Cherry-picking – fake science that shows vaccines don’t work and ivermectin does

cherry-picking

Since the start of the COVID-19 pandemic, I’ve noticed an epidemic of cherry-picking by people trying to prove this or that about face masks, vaccines, treatments, and mortality. If you don’t spend a lot of time reading the scientific literature on these points, you’d think that there was some sort of scientific debate on everything to do with COVID-19.

Even though some people will try to show that science is all over the place about this pandemic, it really isn’t. We know that facemasks worked, and probably helped reduce the infection rate. And it helped crush the seasonal flu across the world.

We know that the COVID-19 vaccines are very safe and very effective.

We know that all kinds of treatments don’t work from hydroxychloroquine to ivermectin to quack remedies from internet grifters.

And we know that the CDC isn’t intentionally inventing mortality numbers because of…reasons!

So, why does it seem like there are scientific debates about all of these? It’s because we seem to be in a world of false equivalence where cherry-picking one “science” article, irrespective of its merits, can “prove” a contradictory point. But this is not how science is done.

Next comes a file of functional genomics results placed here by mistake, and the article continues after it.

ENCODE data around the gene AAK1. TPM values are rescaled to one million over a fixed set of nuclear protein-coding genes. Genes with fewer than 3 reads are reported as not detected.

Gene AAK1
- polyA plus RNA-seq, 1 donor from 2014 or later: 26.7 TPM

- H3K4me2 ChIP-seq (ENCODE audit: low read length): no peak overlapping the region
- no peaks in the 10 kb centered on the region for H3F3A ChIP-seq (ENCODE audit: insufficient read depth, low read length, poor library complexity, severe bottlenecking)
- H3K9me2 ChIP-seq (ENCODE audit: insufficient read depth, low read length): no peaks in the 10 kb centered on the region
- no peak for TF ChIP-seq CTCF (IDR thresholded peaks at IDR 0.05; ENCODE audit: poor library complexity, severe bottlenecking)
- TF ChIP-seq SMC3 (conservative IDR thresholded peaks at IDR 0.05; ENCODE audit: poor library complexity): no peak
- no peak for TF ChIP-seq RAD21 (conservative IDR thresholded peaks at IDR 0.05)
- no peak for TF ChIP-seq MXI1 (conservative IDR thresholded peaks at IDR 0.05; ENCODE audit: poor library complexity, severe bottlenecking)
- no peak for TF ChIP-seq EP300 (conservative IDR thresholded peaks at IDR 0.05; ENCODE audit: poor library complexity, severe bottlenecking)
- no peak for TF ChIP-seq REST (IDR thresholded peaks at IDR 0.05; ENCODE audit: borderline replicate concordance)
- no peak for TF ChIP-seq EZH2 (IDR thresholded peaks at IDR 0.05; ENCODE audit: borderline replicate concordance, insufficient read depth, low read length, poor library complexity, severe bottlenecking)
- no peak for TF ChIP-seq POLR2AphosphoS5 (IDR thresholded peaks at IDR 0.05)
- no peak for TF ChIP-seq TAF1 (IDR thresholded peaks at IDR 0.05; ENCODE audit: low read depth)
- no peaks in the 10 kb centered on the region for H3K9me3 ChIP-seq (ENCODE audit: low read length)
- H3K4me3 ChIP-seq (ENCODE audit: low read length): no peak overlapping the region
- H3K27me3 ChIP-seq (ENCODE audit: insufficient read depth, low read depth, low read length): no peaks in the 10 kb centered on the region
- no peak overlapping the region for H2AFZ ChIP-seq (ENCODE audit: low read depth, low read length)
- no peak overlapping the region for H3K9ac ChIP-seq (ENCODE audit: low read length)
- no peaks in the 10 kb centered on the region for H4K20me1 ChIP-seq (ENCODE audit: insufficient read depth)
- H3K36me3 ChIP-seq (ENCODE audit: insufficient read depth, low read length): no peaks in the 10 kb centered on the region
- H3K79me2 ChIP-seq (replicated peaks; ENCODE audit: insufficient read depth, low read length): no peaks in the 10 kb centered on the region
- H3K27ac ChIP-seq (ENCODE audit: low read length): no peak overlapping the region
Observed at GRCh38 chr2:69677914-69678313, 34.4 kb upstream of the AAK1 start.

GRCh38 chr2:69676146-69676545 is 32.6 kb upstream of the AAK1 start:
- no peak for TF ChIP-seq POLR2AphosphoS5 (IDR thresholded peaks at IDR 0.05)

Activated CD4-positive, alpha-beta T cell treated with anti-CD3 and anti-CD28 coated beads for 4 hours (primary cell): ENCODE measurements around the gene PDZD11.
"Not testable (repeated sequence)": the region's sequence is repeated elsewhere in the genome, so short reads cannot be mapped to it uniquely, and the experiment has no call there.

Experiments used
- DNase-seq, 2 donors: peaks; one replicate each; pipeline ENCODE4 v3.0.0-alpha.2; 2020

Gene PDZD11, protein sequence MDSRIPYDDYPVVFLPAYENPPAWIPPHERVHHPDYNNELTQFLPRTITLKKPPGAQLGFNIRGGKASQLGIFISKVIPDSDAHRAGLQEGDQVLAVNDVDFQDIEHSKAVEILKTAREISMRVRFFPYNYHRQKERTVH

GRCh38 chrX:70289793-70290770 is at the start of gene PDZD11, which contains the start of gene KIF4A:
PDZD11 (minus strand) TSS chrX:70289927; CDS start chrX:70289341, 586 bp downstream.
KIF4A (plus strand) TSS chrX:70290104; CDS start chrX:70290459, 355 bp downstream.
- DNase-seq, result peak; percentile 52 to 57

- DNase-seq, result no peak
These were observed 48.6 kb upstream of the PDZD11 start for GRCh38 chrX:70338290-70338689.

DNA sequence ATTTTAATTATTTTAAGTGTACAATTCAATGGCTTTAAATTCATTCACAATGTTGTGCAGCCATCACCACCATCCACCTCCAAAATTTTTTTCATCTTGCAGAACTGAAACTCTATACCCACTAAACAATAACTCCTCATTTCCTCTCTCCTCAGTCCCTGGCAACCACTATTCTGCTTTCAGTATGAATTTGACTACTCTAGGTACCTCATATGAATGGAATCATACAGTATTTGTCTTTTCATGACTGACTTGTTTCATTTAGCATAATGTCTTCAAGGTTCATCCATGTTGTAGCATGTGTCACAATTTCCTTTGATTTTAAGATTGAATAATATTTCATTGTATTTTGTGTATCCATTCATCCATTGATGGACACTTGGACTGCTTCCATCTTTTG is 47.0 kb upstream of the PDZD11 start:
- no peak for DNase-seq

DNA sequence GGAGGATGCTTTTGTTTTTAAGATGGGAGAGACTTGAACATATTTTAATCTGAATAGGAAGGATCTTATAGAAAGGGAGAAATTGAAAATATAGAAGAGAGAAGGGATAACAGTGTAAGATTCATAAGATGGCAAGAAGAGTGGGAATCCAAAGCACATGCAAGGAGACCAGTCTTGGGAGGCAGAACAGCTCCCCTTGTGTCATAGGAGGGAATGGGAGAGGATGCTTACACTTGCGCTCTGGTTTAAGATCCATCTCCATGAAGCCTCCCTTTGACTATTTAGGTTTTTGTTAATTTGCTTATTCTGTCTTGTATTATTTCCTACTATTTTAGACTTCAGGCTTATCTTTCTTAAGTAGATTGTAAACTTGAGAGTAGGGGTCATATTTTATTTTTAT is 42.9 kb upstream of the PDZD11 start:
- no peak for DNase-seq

Not to be repetitive, but real science requires one to review all of the published evidence, giving more weight to published studies in respected journals, written by respected scientists, using respected methodologies and analyses, with respected conclusions. It is absolutely not cherry-picking those studies, irrespective of their quality (and they usually have no quality), just to support one’s pre-ordained conclusions. That’s pseudoscience.

I hate cherry-picking unless it’s gathering that delicious fruit. I can get behind that kind of cherry-picking.

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